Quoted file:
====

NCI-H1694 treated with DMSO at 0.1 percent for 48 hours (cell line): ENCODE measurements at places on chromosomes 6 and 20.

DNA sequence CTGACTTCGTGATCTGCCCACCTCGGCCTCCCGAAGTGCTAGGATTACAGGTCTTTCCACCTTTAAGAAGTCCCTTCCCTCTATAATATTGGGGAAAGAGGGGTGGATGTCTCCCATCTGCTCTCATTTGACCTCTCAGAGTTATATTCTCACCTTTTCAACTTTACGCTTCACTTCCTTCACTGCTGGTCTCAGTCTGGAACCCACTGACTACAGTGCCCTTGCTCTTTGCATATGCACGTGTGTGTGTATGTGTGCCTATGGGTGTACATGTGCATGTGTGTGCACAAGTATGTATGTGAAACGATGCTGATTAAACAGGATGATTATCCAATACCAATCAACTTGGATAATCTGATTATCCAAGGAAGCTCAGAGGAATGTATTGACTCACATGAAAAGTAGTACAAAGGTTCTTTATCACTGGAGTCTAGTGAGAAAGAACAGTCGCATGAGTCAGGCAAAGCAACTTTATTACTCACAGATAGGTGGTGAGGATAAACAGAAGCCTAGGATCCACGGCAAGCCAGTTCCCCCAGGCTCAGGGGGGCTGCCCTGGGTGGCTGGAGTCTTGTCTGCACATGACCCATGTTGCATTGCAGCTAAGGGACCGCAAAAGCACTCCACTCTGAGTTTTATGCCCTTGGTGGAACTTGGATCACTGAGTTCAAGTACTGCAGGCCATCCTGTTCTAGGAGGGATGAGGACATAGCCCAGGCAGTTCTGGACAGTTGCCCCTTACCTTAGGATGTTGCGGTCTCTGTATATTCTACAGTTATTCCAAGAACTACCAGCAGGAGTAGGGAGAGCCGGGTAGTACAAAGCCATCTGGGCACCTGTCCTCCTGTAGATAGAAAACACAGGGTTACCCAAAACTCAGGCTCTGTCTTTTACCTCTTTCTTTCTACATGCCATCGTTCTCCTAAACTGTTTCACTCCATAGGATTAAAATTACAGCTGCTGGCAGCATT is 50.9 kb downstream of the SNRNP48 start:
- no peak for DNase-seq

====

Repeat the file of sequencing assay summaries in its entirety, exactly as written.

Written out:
NCI-H1694 treated with DMSO at 0.1 percent for 48 hours (cell line): ENCODE measurements at places on chromosomes 6 and 20.

DNA sequence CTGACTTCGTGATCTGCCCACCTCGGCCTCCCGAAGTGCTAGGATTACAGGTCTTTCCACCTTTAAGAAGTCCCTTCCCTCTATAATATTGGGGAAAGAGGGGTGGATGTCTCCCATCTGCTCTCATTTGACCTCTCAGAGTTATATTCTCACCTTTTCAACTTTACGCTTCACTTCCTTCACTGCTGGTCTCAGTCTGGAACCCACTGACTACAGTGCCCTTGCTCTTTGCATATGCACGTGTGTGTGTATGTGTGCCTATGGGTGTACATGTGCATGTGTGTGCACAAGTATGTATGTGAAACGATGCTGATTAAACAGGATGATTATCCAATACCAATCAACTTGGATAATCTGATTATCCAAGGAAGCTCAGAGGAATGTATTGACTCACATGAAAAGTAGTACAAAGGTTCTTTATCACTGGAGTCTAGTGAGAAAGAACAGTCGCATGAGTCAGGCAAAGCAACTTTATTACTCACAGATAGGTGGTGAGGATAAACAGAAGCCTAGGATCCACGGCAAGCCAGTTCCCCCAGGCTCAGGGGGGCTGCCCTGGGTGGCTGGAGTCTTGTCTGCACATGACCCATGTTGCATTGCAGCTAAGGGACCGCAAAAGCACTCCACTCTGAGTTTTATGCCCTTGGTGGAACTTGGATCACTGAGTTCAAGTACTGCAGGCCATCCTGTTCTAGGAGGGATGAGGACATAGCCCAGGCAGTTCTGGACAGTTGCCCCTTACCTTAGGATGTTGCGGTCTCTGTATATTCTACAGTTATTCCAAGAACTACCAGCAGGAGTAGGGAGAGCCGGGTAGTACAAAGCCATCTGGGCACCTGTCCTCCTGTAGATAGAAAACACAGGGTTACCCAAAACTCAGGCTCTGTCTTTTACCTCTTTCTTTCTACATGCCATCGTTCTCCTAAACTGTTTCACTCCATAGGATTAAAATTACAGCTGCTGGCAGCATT is 50.9 kb downstream of the SNRNP48 start:
- no peak for DNase-seq